By Dr. Harold Sala

She gave birth to her firstborn, a son.  She wrapped him in strips of cloth and placed him in a manger, because there was no room for them in the inn.  Luke 2:7

Everybody loves babies, right?  Commuters in crowded airports, shoppers on a street corner, even hard-nosed businessmen who seldom crack a smile, always manage to pause and notice a baby.  Babies are unaffected, sincere, unassuming, and pure.  They are the stuff that angels and heaven are made of, right?  No baby ever lies to you or stands you up.  A baby has no guile, no pretense, and no hypocrisy.

But (and here’s the turning point) babies don’t stay babies for long.  We enjoy the talcum power and goo-goos, but then we expect them to crawl, to walk, to run, to grow up.  We know that the innocence will begin to fade about the time that school starts, and altogether too soon, a youngster begins to learn that life is not always as kind as his mother.

There is a funny thing, though, about Christmas and the Babe of Bethlehem.  In many cases we are a lot more comfortable keeping Him in the crib than in recognizing that the Babe grew to childhood, then to maturity, and then faced the hideous reality of man’s separation from God as He went to the cross and died at the hands of the Romans.  Some way, we are more comfortable in remembering the pastoral setting of a stable in Bethlehem than we are in thinking of Him kicking over tables in the Temple or rebuking the religious leaders of the day because of their hypocrisy.  Yes, keep the Baby in the manger, asleep if possible.

But even then the world prefers an innocuous jolly Santa and his reindeer to the Baby who became the incarnate King of kings and who now stands at the door of God’s heaven considering the moment of His Second Advent.

It is no helpless, sleeping Babe of whom John wrote in the book of Revelation, saying, “His eyes are like blazing fire, and on his head are many crowns.  He has a name written on him that no one but he himself knows…. Out of his mouth comes a sharp sword with which to strike down the nations….  He treads the winepress of the fury of the wrath of God Almighty.  On his robe and on his thigh he has his name written:  KING OF KINGS AND LORD OF LORDS” (Revelation 19:12,15-16).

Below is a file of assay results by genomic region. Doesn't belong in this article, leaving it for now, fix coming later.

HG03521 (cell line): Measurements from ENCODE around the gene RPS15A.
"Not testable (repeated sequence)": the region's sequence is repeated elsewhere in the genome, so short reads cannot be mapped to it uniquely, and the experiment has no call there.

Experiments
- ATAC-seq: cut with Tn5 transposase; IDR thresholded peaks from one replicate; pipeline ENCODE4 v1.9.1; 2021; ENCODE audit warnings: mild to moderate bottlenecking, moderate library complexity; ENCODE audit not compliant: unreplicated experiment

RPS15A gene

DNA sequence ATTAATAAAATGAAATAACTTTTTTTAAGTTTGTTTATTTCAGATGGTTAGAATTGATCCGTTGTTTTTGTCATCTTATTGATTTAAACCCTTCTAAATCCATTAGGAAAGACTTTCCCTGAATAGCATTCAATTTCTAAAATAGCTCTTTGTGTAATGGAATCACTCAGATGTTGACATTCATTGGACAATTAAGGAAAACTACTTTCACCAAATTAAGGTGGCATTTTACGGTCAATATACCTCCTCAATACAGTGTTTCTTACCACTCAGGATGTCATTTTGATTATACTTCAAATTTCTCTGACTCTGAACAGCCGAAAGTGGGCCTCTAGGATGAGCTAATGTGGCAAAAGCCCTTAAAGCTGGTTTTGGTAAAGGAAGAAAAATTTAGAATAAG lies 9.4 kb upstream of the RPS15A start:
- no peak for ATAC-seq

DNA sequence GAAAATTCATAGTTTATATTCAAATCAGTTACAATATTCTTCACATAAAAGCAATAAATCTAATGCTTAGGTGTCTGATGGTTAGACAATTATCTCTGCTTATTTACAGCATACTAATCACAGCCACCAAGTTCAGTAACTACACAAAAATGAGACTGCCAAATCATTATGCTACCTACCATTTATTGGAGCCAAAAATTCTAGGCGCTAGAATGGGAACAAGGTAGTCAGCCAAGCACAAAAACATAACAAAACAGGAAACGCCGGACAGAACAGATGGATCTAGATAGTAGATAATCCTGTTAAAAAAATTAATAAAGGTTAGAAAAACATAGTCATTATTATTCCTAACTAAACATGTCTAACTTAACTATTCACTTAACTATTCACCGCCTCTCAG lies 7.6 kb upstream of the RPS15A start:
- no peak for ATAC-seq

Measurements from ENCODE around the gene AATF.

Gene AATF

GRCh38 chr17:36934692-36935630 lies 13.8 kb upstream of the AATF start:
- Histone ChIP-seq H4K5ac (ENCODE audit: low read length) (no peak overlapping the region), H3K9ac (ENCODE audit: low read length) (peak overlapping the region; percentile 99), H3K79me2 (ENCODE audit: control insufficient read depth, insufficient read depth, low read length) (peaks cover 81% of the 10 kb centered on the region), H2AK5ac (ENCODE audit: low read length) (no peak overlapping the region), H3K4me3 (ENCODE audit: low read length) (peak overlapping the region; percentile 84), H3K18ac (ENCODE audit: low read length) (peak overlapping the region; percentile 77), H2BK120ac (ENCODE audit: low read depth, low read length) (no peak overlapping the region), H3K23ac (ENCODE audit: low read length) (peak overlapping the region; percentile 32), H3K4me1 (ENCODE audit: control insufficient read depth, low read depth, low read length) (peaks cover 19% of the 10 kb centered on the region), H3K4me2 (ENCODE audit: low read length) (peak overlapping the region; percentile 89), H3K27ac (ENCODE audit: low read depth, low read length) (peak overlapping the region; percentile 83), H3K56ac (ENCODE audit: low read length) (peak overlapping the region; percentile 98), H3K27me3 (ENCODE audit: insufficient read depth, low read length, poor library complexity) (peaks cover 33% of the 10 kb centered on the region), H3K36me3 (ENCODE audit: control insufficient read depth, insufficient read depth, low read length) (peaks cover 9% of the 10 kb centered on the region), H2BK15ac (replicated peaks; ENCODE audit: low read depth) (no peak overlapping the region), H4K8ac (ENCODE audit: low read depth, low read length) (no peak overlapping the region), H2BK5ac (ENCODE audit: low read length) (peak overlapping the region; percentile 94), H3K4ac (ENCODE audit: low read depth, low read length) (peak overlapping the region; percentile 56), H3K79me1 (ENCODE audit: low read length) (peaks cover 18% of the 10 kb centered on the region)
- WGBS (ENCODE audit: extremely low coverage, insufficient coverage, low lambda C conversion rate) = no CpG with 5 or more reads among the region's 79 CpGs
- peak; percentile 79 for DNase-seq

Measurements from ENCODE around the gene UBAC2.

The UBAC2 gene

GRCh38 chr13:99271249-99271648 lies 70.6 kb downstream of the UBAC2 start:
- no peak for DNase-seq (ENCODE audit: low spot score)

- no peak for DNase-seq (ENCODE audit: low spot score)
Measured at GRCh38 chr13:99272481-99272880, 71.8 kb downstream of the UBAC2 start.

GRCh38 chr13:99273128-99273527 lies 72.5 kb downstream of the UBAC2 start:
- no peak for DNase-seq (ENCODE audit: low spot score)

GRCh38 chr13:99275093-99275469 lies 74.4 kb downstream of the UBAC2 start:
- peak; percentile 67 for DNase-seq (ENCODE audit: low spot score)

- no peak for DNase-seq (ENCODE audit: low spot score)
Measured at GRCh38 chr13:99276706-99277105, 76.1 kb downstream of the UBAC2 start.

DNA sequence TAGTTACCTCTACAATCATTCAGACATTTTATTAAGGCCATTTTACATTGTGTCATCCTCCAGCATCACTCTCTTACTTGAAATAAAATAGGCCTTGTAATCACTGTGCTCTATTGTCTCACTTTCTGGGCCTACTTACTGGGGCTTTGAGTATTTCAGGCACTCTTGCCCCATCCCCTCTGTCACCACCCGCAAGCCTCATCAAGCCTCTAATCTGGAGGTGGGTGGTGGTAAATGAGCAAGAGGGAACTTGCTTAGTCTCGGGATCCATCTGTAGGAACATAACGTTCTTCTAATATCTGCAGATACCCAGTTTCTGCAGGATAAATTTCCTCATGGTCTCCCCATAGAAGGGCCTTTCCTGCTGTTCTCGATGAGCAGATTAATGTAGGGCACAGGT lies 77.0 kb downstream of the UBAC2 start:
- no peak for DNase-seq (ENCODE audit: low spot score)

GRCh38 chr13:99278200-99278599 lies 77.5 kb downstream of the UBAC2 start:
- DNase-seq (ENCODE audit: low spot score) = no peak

Don’t keep the Babe in the manger.  Let Him invade your life, your home, your thinking, your business, your relationships, your very soul.  Let Him, as a living reality, touch your lives with His presence, not simply this month but every day of your lives.

Please don’t leave the Babe safely snoozing in the manger while you shop, go to parties, trim the tree, take the kids to see Santa, feed the reindeer, spend a bundle of money on cards with empty, meaningless messages of intended cheer and seasons greetings without mentioning the name, Jesus.

Don’t leave the Baby in the manger as you go over the fields to grandmother’s house singing “Jingle bells, jingle bells, jingle all the way.”  Take Him with you.  The birth of Jesus was a marvelous occasion, but I am reminded that the writers of the Gospels mentioned it rather briefly, then went on to elaborate on what He did.

In the prologue of his Gospel, John wrote, “In the beginning was the Word, and the Word was with God, and the Word was God.  He was with God in the beginning.  Through him all things were made; without him nothing was made that has been made.  In him was life, and that life was the light of men.  The light shines in the darkness, but the darkness has not understood it” (John 1:1-5).  Please, don’t leave the Baby in the manger.

Resource reading: Luke 2:1-7.